By Emily Saso
The Delegate Programme is an opportunity for local authors and journalists to enrich the level of discussion at select events throughout the International Festival of Authors. Emily Saso—author of The Weather Inside—wrote about her experience as an IFOA 2017 delegate and for her, she found hilarity even in the most serious panels.
I expected many things from this year’s International Festival of Authors: intellectual debates, empathetic insights, writing tips, and the chance to meet my favourite authors. What I didn’t expect, however, was comedy.
As a delegate at IFOA 2017, I was lucky enough to attend seven panels. At none of them was humour explicitly on the table. In fact, one event was actually called—wait for it—Futile Fates. Throughout the festival, the writers before me included literary icons, horror masters and articulate historians. Humorists? No. However, at each panel, I spent half of the time in stitches.
Take the gothic writer Andrew Pyper. His books have been described as “disturbing, horrifying,” but at the Dissecting the Villain event, he had me LOLing on several occasions. For example, when the moderator opened with a question—where do monsters come from?—Pyper deadpanned, “Burlington.”
The literary legends were just as hilarious. In her featured appearance at IFOA, Barbara Gowdy—who has written about a host of unfunny things, including lusting after dead bodies—slayed the audience with her self-effacing wit. Some of my favourite Gowdy hits included references to ordering too many unnecessary appliances late at night, testing her “zen-ness” by reading reviews of her work on Goodreads, and even, at one point, pulling off a pitch-perfect Margaret Atwood impression: “‘Barbara,’ she told me, ‘do not expect your mother to like your book.’”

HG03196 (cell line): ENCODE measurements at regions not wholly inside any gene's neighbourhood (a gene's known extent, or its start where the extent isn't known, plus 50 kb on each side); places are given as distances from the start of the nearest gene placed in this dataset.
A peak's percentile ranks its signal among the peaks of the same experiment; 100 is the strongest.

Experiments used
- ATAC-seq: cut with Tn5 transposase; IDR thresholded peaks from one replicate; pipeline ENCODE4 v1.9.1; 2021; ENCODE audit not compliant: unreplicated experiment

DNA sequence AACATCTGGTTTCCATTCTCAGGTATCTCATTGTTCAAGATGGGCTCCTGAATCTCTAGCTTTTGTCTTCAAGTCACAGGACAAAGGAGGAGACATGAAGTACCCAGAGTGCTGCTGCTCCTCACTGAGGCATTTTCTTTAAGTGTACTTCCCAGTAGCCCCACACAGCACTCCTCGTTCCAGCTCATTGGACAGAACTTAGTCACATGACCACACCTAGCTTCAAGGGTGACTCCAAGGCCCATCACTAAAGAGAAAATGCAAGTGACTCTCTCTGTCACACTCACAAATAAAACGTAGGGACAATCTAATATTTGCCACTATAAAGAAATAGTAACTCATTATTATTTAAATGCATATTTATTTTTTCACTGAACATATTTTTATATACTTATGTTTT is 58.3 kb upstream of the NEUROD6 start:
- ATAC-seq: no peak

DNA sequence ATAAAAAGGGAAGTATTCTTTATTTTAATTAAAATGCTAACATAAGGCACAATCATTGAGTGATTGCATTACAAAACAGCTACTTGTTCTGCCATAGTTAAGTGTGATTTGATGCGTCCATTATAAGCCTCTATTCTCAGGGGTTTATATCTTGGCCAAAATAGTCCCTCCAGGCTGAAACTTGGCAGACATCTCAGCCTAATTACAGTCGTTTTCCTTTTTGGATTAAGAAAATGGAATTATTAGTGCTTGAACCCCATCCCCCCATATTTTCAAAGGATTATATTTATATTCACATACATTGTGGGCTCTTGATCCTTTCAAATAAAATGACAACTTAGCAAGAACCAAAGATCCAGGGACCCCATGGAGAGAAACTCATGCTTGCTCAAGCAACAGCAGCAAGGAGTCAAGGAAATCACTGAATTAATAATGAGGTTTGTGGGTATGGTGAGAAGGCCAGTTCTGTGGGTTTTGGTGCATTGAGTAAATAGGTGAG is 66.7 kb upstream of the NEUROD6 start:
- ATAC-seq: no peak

And the poets! My goodness, the poets! When asked for her thoughts on airports, the prize-winning Rhodes Scholar, Vahni Capildeo, said, “The gradual loss of dignity, and where one becomes more liable to lie down in public.” She later shared her outright suspicion of avocado toast.
Maybe I shouldn’t be surprised that writers such as these have a flair for the comedic. They’re incredibly gifted storytellers, after all. I don’t know how to explain my misjudgment exactly, but I’ll try. I think I expect “serious” authors to be serious. Quick to reach for a quill or a cigarette, but not a joke.
I won’t make that same mistake twice. At IFOA 2018, while I take notes on craft and the human condition, I’ll park my preconceptions about what authors “should” be like in person, and I’ll delight in the fact that funny is often high on the list.